UNICEF works in some of the world’s toughest places, to reach the world’s most disadvantaged children. To save their lives. To defend their rights. To help them fulfill their potential.
Across 190 countries and territories, we work for every child, everywhere, every day, to build a better world for everyone.
And we never give up.
For every child, hope
Humanitarian needs remain acute in Somalia as result of continued conflict and repeated climatic shocks. An estimated 2.6 million people are internally displaced (IDPs), including more than 500,000 IDPs in Banadir region alone. Despite recent improvements in the food security situation, Somalia is now once again facing a major humanitarian emergency. The 2019 Gu rains season performed poorly and could in some areas completely fail, further jeopardizing the survival and well-being of children. Some 5.4 million are expected to be acutely food insecure by July, including 2.2 million who are likely to be in severe acute food insecurity conditions (IPC 3 and above), a 40 per cent increase from January 2019. More than 1.1 million children will suffer from acute malnutrition in Somalia in 2019, with nearly 220,000 children at risk of life-threatening severe acute malnutrition (SAM).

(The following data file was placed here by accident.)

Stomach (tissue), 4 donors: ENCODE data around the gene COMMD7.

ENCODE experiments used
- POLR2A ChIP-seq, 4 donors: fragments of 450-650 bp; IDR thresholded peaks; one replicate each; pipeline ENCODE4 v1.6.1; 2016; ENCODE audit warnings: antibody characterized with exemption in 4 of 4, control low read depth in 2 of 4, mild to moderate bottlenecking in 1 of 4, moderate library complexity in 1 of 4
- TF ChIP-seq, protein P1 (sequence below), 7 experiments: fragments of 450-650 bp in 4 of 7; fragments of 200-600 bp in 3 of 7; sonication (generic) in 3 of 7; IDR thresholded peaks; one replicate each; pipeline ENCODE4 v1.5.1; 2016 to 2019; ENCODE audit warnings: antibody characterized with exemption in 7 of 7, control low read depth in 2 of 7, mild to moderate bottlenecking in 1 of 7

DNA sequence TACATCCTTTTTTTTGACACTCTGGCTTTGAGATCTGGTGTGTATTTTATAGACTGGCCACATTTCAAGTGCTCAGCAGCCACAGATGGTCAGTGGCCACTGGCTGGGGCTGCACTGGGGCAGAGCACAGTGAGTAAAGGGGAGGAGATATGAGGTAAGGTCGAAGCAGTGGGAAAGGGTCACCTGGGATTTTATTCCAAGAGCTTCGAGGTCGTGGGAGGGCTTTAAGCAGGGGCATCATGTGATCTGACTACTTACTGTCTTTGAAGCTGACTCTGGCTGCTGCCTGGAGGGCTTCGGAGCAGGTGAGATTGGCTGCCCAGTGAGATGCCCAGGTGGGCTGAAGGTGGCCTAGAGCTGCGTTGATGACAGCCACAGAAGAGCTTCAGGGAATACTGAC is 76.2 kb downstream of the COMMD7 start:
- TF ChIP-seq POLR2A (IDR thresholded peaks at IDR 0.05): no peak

How can you make a difference?
The Humanitarian GIS/Information Management Specialist will work with emergency focal points within the program sections and field offices.
The key functions and accountabilities for this position are:
To qualify as an advocate for every child you will have…
For every Child, you demonstrate…
UNICEF’s core values of Commitment, Diversity and Integrity and core competencies in Communication, Working with People and Drive for Results.
The technical competencies required for this post are:
View our competency framework at:
UNICEF is committed to diversity and inclusion within its workforce, and encourages all candidates, irrespective of gender, nationality, religious and ethnic backgrounds, including persons living with disabilities, to apply to become a part of the organization.
UNICEF has a zero-tolerance policy on conduct that is incompatible with the aims and objectives of the United Nations and UNICEF, including sexual exploitation and abuse, sexual harassment, abuse of authority and discrimination. UNICEF also adheres to strict child safeguarding principles. All selected candidates will, therefore, undergo rigorous reference and background checks, and will be expected to adhere to these standards and principles.
Only shortlisted candidates will be contacted and advance to the next stage of the selection process.